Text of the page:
**balanced range**as the aggressor will ensure that we cannot be exploited, but does not necessarily constitute the best line of action in any given circumstance.

**GTO poker**solutions. However, they should serve as a useful introduction to a GTO concepts and increase our effectiveness in many situations where we are the aggressor.

- Our opponent is also
**very balanced** - We don't know our
**opponent's tendencies** - We have
**no specific population read**which will allow us to make an exploitative decision vs an unknown.

## GTO: Bluff:Value Ratio

If we have a bluff:value ratio of 2:1, it implies that we are bluffing twice as frequently as we are value betting. Logically, 33% of our range would be value-hands and 67% of our range would be bluffs in this case. Calculating the correct bluff:value ratio is very straightforward on the river, but gets increasingly complicated the earlier the street we are on. As such, we will start with river situations.

**bet-sizing**. Generally speaking the larger we bet, the higher the percentage of bluffs we should have in our range. We can calculate the ratio by considering the pot-odds our opponent is getting and how often he needs to be good to make a call.

**Example 1 - We make a pot-sized bet on the river. How often does our opponent need to be good for calling to be correct?**

**Example 2 â€“ We make a pot-sized bet on the river. How should we construct our bluff:value ratio if we want to be unexploitable?**

We assume that our value hands are always good and our bluffs always lose, which may not always be the case in practice. In other words, our opponent always holds a bluffcatcher and we are perfectly polarized.)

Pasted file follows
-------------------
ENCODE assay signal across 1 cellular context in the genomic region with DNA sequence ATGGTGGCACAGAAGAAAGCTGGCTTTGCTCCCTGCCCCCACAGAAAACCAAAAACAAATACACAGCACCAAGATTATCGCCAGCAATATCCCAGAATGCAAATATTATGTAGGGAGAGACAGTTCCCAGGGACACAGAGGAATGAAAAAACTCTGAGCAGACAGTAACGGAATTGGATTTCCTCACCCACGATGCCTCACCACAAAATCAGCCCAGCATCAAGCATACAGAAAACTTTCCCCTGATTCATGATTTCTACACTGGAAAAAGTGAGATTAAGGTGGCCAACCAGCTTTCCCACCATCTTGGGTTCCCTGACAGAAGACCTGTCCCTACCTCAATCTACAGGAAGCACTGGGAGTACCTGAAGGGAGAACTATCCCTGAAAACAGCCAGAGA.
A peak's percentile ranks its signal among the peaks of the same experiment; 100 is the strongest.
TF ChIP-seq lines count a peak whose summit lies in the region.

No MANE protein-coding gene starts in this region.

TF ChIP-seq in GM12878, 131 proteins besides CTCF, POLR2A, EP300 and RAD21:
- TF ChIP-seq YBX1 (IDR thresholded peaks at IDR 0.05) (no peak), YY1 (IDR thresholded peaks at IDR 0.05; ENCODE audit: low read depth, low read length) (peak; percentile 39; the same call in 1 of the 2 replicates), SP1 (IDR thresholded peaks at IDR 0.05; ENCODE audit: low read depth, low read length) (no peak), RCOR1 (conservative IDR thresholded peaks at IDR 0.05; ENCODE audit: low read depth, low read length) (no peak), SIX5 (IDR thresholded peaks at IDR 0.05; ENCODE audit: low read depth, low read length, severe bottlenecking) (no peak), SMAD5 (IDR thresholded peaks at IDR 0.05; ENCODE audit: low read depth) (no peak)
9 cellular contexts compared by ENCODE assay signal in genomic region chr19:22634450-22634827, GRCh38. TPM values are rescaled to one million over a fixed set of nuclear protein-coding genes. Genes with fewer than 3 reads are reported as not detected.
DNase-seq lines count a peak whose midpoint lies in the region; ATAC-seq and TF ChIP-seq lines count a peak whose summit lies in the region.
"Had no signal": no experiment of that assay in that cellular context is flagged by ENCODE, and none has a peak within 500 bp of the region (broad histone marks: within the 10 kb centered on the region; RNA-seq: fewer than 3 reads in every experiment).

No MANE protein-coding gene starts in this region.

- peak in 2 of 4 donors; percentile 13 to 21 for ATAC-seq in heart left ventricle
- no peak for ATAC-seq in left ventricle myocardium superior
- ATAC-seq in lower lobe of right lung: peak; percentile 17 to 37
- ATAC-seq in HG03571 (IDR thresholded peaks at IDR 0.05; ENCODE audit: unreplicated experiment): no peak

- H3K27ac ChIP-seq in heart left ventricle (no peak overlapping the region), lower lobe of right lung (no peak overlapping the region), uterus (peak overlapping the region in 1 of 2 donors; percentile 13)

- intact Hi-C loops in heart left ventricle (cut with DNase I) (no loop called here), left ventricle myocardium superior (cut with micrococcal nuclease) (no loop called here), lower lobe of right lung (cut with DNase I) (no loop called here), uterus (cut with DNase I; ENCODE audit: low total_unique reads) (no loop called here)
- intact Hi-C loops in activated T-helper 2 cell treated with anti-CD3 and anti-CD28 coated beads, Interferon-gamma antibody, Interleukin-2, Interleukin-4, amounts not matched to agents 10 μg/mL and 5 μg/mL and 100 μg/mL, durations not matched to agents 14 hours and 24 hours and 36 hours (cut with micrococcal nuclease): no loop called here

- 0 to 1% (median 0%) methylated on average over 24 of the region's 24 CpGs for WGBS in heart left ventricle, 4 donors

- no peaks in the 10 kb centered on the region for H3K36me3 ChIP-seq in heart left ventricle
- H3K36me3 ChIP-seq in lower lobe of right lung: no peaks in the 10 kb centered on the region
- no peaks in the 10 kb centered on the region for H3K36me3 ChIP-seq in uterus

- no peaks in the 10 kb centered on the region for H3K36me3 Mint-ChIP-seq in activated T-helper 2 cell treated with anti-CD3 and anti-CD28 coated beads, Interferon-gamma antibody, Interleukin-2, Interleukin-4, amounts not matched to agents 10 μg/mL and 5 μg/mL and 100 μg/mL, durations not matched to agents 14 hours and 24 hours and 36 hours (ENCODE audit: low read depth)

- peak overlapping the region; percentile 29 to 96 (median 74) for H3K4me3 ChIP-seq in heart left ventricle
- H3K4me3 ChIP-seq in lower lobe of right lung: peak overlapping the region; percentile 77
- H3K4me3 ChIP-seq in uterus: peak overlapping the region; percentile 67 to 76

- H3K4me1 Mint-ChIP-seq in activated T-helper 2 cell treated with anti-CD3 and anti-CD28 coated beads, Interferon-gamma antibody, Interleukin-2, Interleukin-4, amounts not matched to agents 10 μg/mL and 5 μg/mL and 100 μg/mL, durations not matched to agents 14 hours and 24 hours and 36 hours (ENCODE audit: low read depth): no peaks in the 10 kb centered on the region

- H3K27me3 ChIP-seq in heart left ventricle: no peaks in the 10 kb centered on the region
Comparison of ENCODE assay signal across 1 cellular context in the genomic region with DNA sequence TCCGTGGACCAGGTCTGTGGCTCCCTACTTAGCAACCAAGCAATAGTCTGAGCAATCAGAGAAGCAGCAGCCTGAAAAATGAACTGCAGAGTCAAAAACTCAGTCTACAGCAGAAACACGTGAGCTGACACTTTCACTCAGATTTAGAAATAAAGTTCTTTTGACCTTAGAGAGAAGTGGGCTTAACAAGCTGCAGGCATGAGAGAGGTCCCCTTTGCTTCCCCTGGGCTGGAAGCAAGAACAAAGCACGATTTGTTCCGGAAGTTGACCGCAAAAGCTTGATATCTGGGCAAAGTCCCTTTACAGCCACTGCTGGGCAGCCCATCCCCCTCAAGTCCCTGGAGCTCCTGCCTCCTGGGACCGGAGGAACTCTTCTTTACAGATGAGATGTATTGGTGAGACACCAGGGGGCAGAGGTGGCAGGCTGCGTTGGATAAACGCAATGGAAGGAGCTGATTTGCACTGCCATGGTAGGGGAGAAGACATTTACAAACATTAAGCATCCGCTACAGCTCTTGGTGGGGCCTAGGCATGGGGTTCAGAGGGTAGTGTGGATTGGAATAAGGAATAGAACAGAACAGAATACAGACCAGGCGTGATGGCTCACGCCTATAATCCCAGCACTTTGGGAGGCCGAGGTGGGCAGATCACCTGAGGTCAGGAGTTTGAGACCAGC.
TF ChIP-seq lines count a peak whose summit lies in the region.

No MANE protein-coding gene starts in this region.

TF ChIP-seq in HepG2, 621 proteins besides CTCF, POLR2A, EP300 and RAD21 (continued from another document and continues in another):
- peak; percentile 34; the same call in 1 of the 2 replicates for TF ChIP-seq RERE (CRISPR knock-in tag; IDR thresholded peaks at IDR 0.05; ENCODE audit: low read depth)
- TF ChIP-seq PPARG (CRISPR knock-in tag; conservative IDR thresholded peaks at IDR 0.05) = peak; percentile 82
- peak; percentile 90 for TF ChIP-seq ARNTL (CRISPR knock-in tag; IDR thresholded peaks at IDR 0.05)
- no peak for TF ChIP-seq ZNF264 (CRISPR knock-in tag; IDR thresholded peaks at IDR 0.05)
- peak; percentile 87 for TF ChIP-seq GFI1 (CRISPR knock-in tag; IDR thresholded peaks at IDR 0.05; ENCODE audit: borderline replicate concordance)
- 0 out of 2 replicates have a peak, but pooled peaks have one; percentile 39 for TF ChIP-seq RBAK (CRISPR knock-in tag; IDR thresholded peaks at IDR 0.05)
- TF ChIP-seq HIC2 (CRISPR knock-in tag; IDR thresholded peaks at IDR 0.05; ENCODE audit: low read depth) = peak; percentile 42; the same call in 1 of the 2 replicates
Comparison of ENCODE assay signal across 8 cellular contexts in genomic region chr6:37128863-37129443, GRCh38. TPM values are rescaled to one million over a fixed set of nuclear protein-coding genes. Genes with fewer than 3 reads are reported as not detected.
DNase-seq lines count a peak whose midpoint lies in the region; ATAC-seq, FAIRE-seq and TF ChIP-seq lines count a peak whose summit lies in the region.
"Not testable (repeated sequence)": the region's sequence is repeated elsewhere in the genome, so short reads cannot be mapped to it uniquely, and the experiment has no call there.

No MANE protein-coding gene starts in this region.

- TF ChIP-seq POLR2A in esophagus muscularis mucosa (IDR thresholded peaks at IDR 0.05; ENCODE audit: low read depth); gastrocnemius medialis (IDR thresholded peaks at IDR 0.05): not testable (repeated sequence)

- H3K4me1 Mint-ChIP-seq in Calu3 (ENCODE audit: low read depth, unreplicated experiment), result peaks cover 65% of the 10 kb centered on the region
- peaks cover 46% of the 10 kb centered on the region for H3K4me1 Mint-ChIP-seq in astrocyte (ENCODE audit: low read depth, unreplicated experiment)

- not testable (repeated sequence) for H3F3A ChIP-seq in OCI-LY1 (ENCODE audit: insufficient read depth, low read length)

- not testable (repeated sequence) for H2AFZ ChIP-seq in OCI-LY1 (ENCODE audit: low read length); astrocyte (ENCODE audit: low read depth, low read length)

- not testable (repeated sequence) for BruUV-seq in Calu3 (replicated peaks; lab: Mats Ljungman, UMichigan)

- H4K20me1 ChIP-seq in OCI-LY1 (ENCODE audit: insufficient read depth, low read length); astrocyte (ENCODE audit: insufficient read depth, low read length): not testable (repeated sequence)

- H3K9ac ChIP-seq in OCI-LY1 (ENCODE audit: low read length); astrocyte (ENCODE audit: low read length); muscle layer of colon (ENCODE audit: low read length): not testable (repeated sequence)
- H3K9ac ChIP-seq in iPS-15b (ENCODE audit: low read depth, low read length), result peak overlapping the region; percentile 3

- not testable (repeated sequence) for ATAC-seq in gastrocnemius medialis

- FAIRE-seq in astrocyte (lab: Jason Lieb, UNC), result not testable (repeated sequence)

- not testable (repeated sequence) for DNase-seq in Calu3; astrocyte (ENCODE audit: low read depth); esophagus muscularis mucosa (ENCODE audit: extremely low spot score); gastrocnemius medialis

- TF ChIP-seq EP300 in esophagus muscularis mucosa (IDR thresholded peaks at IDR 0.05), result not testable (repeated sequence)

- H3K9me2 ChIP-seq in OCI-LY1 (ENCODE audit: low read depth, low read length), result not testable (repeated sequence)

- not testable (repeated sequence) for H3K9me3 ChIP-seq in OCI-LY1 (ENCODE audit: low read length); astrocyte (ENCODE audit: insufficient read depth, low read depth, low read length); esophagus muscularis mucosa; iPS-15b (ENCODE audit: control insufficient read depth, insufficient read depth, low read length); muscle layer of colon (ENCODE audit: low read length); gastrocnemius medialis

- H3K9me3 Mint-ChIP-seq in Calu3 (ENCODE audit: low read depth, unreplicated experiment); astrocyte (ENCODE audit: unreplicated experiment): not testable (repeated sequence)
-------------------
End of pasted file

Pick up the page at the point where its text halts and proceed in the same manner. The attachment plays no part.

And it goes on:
**(33.333 * 2bb) â€“ (66.6666% * 1bb) =**

**0.6666r - 0.6666r = 0bb EV**

## Earlier Streets

**GTO poker**always takes into account what may happen on later streets. In other words, we can't calculate what our flop bluff:value ratio is without knowing what our river bluff:vaue ratio is first. In order to know this we will also need to know which sizing we will be using on the river.

**flop range**will be strong enough to value-bet the river after firing flop and turn. We will think of all ranges as a proportion of our initial flop range.

If we are value-betting 10% of our total flop-range then we will be bluffing 5% of our total flop-range. Of all the hands we reach the flop with, 15% of them will be firing the river in this example

## GTO: Turn Bluff:Value Ratio

In other words, any hand we raise the turn with (whether it be a value bet or bluff) with the intention of firing the river, can now be considered a â€śvalue-handâ€ť for the purposes of calculating bluff:value ratio on the turn. The hands we consider â€śbluffsâ€ť on the turn are those which will fire the turn and then proceed to give up on the river.

- 10% value hands which fire turn and river
- 5% bluffs which go on to fire the river
- 7.5% bluffs which will check/fold the river

## GTO: Flop Buff:Value Ratio

- 10% value hands which go on to fire the turn and river.
- 5% bluffs which go on to fire the turn and the river
- 7.5% bluffs which will fire the turn and check/fold the river
- 11.25% of hands which fire the flop and give up on the turn
- 33.75% of hands we reach the flop with are betting
- 23.25% of these hands are bluffs
- 10% are value hands

## So what can we learn?

- The larger we bet, the more bluffs we can have in our range
- The earlier the street and the deeper the stacks, the more we can get away with bluffing

## GTO: Why don't the results seem logical?

- We've assumed that all of our value hands will be used as part of a 3 street hand and not a 2 street plan. Adding more value hands will increase the frequency with which we fire the flop.
- We haven't discussed our check/call or check/raise ranges. We've simply assumed that if we check we are always giving up, which is illogical.
- We haven't factored in the
**equity**of our bluffs and our value hands. We've simply counted combos which will result in noticeable inaccuracies - We've assumed we are perfectly polarized on the river, and we might not be

**solution our model would need to take in to account all of these issues and more. Hopefully we can quickly begin to see that having an accurate calculation for any situation is a highly complicated procedure and at this stage really still involves much guesswork.**

*perfect GTO*